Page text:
KEIR RADNEDGE COMMENTARY —- Europe’s top clubs will be thrilled – as is Gianni Infantino – by the seasonal scheduling changes being introduced from 2019 by the African football confederation.
Recommendations from a brain-storming two-day session in Rabat, Morocco, among delegates from the African national associations were endorsed by the executive committee.
The changes will see club competition date switches but, above all, the staging of the African Nations Cup in June and July rather than the current January/February slot which, every two years, prompts club v country wars between African FAs and European clubs.
It will also be expanded from 16 to 24 teams‚ mimicking the extension of the European Championship and the World Cup, so as to increase broadcasting and marketing revenue.
This will probably mean cohosting becoming the norm because very few African countries can manage to stage the entire tournament alone as it is.
Ahmad, the Madagascar businessman and former government minister who ousted long-serving Issa Hayatou as CAF president earlier this year, is taking the credit for bringing about the programming revolution.
FIFA president Infantino, widely considered to have been a significant and controversial influence in Ahmad’s accession, has made no secret of his support for change.
During Tuesday’s session of the conference the world football federation leader told delegates: “This could be a crucial day for African football.
“It could mark a real change. All the stakeholders interested in this beautiful game in the future have to work to develop African football and bring it to where it belongs‚ at the top of world football.
“Africa has long been seen as the future of world football and 30 years after Cameroon made a first impact at the 1982 World Cup‚ it has a chance now to realise that confidence. This symposium sends out a message that you want to go forward and to progress.”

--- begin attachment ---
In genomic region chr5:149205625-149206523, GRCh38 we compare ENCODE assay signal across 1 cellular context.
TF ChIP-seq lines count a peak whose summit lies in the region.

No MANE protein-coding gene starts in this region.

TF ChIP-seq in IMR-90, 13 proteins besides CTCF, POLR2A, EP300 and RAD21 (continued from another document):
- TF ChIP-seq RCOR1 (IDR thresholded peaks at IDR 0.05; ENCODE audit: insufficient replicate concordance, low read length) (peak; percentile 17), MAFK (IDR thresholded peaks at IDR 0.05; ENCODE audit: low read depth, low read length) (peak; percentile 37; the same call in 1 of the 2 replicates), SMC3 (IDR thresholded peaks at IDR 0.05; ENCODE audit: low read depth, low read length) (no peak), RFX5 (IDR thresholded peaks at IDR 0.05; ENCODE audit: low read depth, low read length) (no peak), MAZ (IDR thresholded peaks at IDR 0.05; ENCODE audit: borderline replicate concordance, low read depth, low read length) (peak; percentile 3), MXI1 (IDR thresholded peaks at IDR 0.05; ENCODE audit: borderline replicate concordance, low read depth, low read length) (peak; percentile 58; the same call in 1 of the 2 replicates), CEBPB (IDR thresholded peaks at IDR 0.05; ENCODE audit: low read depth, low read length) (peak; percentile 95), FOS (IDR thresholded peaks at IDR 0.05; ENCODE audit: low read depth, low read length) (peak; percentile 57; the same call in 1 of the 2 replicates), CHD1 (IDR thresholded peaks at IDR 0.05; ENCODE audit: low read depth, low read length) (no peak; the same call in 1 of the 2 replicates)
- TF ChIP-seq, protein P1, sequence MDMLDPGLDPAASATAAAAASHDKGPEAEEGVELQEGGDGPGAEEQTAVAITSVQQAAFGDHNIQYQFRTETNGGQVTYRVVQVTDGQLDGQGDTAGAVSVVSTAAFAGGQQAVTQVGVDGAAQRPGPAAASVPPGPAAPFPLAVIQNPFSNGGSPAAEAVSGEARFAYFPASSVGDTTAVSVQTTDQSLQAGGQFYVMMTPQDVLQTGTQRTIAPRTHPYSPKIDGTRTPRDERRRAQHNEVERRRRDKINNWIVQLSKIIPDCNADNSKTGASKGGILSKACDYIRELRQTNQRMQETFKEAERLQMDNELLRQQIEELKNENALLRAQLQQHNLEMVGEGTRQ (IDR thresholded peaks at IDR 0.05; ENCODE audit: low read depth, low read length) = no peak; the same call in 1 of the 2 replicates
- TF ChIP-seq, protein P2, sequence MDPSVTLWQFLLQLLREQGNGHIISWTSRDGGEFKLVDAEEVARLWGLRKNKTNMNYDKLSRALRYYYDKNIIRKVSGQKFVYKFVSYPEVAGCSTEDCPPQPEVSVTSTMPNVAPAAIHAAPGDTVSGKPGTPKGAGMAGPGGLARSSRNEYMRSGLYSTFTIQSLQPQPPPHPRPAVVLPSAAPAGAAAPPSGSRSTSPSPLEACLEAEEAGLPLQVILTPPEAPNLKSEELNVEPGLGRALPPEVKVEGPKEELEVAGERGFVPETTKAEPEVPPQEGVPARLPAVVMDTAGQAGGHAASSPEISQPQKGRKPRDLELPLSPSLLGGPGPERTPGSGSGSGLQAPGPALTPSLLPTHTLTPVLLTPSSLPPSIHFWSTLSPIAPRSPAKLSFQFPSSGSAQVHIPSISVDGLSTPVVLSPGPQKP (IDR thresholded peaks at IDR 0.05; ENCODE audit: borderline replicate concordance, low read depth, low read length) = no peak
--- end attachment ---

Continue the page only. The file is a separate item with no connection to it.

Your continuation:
One of the reasons Hayatou had resisted changing the Nations Cup, which will also be expanded from 16 to 24 teams but retain its two-year staging, was an expressed desire that African football should not be seen as bending to the will of big-money European club football.
However more and more African nations have realised that they were the ones suffering most from the regular struggle to obtain the release of players. The issue reached a head before this year’s finals when 10 senior Cameroon players refused, for one reason or another, to make themselves available.
Ironically Cameroon went on to the win the Cup and qualify to contest the recent high-profile FIFA Confederations Cup in Russia.
Club cup changes
Other schedule changes will see the African Champions League and African Confederation Cup running from August to May, in line with the major European competitions. Both involve initial preliminary rounds followed by the group phase and then the knockout quarter-finals‚ semi-finals and finals.
This will suit the more powerful African nations since this year’s expansion of the number of clubs in the group phase of Champions League and Confederation Cup – from eight to 16 – has forced the top teams to play group matches between May and July when they would prefer to be preparing for their new domestic seasons.
Ahead of the debate Ahmad said: “We can’t get away from it. We have had a lot of suggestions. Africa has its particularities‚ like the great distances our clubs have to travel. Clubs having to travel via Europe to play games is folly. We need solutions.”